Thomas Eric Duncan, the first Ebola patient diagnosed in the United States, died on Wednesday morning in Dallas. Now, for the first time, officials in America will take on the grim and dangerous task of handling the remains of an Ebola victim, a complicated procedure that can be a critical moment in stopping the transmission of the disease.
In a Wednesday statement, the Texas Department of State Health Services said it would follow federal guidelines in handling Duncan's remains. "We will continue to treat Mr. Duncan with dignity and respect, and we're taking great care to make sure there is no additional risk that others could be infected," health commissioner David Lakey said.
Health-care workers who treat Ebola patients and handle the remains those killed by Ebola face a substantial risk of catching the virus themselves if proper procedures are not followed. And the bodies of Ebola victims are even more contagious than living Ebola patients.
"When the person has just died, that is when the body is most contagious," World Health Organization spokesman Tarik Jasarevic told The Post in August. “It's when the virus is overtaking the whole body.”
Complicating that is the fact that late-stage Ebola infections can force blood, vomit and diarrhea from the body; those same fluids can pass the disease from person to person.
In August, shortly after an Ebola-stricken American doctor was repatriated to the United States for treatment, the Centers for Disease Control and Prevention issued a new document: "Guidance for Safe Handling of Human Remains of Ebola Patients in U.S. Hospitals and Mortuaries."
The guidelines warn that transmission can occur from a victim's remains to a living person through "laceration and puncture with contaminated instruments used during postmortem care, through direct handling of human remains without appropriate personal protective equipment, and through splashes of blood or other body fluids (e.g. urine, saliva, feces) to unprotected mucosa (e.g., eyes, nose, or mouth) which occur during postmortem care."
The CDC says that only workers wearing full protective equipment should handle the remains and recommends a series of procedures designed to keep contact to a minimum. Those include immediately wrapping the body in a plastic shroud, "in a way that prevents contamination of the outside of the shroud." That body must then be placed in two additional sealed bags, which are then decontaminated. That's all before any remains move to a morgue, or to a mortuary.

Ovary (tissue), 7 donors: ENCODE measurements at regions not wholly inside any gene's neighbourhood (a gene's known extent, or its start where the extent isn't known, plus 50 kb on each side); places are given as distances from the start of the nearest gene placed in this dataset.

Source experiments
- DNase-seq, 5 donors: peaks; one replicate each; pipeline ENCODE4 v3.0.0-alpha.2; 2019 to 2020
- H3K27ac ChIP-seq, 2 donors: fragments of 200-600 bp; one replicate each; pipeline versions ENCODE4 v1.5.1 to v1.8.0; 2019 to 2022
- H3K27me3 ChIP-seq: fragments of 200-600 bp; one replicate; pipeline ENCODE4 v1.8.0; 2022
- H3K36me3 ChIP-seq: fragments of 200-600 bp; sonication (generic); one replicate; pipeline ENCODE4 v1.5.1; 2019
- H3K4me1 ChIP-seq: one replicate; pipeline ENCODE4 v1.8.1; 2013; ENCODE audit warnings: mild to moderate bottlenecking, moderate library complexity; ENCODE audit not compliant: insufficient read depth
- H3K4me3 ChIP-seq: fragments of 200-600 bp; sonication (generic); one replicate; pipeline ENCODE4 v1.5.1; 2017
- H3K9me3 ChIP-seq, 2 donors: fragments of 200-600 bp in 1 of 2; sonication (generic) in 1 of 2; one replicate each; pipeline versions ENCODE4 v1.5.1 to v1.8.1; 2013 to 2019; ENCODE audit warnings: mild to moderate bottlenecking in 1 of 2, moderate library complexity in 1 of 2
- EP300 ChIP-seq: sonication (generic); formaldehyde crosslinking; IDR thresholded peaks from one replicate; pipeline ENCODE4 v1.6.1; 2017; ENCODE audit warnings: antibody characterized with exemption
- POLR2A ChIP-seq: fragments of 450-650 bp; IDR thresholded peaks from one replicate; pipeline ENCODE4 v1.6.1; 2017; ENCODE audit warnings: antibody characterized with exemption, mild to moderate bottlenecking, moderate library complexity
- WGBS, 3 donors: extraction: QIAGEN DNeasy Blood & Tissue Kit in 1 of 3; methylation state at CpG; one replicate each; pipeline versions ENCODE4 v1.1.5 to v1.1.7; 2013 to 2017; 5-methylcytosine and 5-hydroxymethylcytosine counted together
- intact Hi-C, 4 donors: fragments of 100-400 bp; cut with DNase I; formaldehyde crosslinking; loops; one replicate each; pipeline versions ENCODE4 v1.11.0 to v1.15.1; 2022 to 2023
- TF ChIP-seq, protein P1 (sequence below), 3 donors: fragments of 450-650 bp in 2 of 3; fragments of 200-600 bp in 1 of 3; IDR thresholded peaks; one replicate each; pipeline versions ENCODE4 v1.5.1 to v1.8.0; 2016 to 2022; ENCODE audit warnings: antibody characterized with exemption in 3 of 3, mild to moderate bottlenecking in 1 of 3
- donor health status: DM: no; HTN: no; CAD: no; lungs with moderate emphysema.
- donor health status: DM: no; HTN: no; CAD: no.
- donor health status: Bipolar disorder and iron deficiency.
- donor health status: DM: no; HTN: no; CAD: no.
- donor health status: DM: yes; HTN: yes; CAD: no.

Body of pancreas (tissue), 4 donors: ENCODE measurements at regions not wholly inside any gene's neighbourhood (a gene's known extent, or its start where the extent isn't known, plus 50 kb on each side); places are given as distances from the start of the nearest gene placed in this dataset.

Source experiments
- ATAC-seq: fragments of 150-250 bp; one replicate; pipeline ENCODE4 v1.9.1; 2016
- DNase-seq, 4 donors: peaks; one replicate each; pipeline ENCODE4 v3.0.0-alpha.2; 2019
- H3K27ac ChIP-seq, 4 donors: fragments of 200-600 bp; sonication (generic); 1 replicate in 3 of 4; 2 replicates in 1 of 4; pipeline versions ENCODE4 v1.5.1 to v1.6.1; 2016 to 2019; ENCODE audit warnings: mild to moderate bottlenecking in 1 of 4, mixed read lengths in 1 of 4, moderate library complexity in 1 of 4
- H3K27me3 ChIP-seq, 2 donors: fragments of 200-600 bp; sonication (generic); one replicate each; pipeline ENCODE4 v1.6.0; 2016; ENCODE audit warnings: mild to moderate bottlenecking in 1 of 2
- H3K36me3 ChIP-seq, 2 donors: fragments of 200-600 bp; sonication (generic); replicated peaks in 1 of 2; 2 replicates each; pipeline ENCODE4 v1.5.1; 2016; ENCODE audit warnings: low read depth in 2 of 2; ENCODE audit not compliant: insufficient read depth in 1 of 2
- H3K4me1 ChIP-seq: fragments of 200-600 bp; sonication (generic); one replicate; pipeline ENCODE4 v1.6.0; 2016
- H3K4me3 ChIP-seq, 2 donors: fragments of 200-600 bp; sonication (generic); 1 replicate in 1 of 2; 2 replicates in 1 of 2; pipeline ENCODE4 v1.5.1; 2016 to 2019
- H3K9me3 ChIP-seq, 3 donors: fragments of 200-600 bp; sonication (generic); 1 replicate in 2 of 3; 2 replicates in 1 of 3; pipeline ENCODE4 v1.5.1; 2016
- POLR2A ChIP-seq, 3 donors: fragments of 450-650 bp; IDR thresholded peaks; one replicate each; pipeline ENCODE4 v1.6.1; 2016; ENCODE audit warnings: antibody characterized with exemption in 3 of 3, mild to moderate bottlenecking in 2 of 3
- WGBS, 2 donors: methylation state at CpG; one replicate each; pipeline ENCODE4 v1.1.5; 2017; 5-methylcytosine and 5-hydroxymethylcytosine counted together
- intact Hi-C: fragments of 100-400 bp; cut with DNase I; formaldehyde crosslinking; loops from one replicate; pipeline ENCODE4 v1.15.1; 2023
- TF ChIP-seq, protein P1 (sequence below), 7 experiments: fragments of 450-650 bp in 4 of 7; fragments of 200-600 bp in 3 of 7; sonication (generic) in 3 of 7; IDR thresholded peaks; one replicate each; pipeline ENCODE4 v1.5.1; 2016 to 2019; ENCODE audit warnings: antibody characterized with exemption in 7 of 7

The guidelines also advise against autopsies and embalming the body, because of the risk of transmission inherent in either procedure. The CDC recommends cremation, or burial in a hermetically sealed casket, without removing the body from the sealed, decontaminated bags.
According to the Texas Department of State Health Services, Duncan's body will be cremated. "The cremation process will kill any virus in the body so the remains can be returned to the family," the department's statement said.
In West Africa, health officials have struggled to keep up with Ebola burials as the epidemic has raged out of control.
At least 3,857 people had died of Ebola in Sierra Leone, Liberia and Guinea through Sunday, according to the WHO. Earlier this week, several burial teams in Sierra Leone went on strike, saying that the government there had not paid their risk allowance.
Although the teams returned to work Wednesday, burial workers in Liberia are also considering a strike over pay and conditions, the Associated Press reported.
Burials have been problematic throughout the deadliest Ebola outbreak in history: As The Post noted in August, a combination of inadequate infrastructure, logistical issues, conflicts with Western health-care workers and burial traditions has contributed to widespread difficulties in containing the spread of the disease among mourners and those caring for the dead.